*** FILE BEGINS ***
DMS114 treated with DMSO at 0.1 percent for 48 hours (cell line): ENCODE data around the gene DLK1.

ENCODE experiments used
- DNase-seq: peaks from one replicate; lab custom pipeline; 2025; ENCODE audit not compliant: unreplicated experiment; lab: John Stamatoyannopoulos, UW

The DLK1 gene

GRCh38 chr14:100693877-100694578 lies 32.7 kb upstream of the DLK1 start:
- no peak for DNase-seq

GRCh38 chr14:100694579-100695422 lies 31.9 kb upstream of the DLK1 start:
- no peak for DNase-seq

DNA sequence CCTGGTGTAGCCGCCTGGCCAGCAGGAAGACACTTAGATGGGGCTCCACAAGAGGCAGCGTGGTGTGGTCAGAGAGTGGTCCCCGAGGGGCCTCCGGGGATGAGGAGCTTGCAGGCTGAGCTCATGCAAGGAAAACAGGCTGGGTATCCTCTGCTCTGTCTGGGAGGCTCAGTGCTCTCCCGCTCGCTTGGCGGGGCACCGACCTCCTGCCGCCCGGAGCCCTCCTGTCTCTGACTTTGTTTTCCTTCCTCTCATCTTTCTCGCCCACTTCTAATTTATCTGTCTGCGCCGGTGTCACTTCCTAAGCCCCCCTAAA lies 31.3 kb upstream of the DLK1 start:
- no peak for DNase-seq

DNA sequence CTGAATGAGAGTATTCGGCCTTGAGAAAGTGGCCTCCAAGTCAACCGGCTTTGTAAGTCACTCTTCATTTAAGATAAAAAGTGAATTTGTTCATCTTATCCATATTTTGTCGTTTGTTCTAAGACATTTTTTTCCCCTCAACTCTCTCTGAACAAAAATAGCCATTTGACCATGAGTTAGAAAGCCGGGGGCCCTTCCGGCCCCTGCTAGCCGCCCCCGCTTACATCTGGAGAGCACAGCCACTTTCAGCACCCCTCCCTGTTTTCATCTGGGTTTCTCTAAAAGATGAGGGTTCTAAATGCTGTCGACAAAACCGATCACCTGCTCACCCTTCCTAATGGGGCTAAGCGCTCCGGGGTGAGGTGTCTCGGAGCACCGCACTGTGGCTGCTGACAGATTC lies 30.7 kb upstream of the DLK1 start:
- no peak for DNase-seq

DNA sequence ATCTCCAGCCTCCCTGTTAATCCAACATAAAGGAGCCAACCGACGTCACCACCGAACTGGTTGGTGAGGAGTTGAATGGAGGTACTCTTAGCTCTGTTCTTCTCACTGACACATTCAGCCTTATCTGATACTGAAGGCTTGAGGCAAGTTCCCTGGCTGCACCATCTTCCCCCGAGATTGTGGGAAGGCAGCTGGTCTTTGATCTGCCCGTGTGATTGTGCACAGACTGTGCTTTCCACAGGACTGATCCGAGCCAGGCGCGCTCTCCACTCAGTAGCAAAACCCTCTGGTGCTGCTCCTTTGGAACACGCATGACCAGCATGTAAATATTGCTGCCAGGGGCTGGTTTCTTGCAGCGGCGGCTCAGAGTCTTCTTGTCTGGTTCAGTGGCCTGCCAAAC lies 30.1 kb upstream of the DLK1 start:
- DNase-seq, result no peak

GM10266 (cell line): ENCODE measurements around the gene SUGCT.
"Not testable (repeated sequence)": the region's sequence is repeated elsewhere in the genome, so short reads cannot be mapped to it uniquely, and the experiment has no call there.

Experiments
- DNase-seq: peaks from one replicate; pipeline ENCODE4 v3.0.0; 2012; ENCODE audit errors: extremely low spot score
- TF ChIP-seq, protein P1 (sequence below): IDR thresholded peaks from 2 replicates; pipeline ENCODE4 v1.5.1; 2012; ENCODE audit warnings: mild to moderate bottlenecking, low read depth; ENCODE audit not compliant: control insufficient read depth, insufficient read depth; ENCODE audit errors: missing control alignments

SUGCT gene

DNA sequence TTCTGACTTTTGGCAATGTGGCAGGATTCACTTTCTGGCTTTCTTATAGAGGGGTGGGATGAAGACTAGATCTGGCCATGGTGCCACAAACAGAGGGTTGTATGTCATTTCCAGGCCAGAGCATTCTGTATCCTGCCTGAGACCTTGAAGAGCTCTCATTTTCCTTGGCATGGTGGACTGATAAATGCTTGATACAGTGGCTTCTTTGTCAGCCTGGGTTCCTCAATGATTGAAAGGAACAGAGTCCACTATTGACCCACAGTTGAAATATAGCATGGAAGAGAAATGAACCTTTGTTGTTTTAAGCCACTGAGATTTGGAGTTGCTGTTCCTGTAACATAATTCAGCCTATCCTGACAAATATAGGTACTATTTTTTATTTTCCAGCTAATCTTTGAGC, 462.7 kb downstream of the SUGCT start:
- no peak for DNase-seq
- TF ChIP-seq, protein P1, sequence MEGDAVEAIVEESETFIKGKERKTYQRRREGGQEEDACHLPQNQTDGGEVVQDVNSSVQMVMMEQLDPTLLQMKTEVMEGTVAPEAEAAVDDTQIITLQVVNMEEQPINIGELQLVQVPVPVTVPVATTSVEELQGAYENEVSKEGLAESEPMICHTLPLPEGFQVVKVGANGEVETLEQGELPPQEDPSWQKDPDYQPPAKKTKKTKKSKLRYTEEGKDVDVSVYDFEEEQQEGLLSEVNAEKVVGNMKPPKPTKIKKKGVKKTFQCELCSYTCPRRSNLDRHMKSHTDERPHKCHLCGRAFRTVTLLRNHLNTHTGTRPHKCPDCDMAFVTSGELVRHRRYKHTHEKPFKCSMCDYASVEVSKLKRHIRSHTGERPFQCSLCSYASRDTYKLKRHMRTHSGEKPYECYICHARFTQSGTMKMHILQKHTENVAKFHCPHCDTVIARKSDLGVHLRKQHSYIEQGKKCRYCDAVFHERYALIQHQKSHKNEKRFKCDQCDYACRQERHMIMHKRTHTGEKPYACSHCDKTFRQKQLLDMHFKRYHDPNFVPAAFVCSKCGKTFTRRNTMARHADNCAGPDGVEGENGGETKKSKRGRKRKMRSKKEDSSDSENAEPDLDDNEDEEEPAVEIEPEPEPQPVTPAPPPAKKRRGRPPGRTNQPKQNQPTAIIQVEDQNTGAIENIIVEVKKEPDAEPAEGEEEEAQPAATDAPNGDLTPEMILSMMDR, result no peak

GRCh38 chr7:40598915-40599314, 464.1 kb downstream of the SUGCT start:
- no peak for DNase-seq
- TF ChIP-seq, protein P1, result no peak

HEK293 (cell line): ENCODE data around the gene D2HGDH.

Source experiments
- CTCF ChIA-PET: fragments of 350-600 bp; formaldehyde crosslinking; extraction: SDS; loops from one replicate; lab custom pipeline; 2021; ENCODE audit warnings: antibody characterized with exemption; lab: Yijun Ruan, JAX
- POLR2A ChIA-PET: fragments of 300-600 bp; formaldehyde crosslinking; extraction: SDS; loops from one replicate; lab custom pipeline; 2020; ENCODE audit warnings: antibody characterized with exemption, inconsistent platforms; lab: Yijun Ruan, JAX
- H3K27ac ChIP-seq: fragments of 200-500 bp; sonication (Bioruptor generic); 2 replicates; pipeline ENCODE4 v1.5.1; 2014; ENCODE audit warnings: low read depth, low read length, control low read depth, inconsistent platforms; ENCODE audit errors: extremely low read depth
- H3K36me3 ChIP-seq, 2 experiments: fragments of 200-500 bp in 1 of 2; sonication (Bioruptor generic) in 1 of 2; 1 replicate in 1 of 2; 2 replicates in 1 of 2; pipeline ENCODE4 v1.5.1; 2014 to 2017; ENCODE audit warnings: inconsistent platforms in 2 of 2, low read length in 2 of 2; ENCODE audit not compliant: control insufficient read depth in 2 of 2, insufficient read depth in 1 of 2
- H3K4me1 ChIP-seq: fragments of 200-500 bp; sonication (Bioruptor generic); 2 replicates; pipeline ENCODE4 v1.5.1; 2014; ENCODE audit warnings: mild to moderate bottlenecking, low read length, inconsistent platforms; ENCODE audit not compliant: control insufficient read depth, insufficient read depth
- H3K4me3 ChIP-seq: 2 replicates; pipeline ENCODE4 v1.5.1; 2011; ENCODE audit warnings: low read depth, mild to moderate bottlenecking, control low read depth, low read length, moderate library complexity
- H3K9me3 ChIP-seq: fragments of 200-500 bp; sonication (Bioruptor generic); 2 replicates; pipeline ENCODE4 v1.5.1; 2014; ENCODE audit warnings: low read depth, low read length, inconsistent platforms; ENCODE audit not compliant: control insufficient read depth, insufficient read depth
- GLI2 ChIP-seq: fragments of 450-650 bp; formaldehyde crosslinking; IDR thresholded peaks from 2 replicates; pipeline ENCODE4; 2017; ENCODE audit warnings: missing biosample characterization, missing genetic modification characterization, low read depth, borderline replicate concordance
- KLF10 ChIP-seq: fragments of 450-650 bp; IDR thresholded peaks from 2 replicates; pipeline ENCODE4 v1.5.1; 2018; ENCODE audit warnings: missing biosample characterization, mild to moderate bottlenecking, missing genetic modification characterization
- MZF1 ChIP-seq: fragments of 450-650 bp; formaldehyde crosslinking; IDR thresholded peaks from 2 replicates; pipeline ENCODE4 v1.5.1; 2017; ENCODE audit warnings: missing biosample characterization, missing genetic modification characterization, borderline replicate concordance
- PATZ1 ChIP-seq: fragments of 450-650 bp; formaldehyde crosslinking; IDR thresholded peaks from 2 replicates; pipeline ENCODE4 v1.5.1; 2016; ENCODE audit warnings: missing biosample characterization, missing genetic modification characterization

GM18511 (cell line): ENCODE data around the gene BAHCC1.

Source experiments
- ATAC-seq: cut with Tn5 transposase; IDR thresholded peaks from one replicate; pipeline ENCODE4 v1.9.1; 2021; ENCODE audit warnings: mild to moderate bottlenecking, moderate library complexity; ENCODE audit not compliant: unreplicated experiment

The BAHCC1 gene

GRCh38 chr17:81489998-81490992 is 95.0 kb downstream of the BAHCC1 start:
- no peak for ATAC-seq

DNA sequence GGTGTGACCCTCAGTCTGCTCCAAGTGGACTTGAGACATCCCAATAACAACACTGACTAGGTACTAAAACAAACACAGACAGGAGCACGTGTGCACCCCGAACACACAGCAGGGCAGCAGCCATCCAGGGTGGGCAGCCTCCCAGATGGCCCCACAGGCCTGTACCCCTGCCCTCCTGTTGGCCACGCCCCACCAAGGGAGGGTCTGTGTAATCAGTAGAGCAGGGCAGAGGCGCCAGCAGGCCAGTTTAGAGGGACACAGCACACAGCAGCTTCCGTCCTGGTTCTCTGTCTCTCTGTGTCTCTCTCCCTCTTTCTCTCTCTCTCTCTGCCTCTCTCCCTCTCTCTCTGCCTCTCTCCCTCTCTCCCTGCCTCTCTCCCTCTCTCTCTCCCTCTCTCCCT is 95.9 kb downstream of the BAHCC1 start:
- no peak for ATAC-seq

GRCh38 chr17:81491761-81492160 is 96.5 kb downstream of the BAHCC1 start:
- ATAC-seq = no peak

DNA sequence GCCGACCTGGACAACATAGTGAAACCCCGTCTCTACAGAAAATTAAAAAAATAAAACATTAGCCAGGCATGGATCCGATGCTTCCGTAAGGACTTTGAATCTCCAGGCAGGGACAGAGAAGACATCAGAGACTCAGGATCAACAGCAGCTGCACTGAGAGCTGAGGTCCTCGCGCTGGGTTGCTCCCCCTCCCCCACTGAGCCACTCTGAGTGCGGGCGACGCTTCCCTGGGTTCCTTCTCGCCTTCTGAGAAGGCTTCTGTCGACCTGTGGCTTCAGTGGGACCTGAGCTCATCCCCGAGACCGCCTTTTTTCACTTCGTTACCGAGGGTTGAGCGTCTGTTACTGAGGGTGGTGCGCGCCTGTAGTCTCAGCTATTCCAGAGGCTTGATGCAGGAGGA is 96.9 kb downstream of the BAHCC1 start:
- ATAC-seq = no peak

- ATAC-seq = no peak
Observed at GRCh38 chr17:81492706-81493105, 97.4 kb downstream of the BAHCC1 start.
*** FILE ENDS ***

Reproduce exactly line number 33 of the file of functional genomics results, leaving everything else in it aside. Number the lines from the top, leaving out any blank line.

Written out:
- H3K4me1 ChIP-seq: fragments of 200-500 bp; sonication (Bioruptor generic); 2 replicates; pipeline ENCODE4 v1.5.1; 2014; ENCODE audit warnings: mild to moderate bottlenecking, low read length, inconsistent platforms; ENCODE audit not compliant: control insufficient read depth, insufficient read depth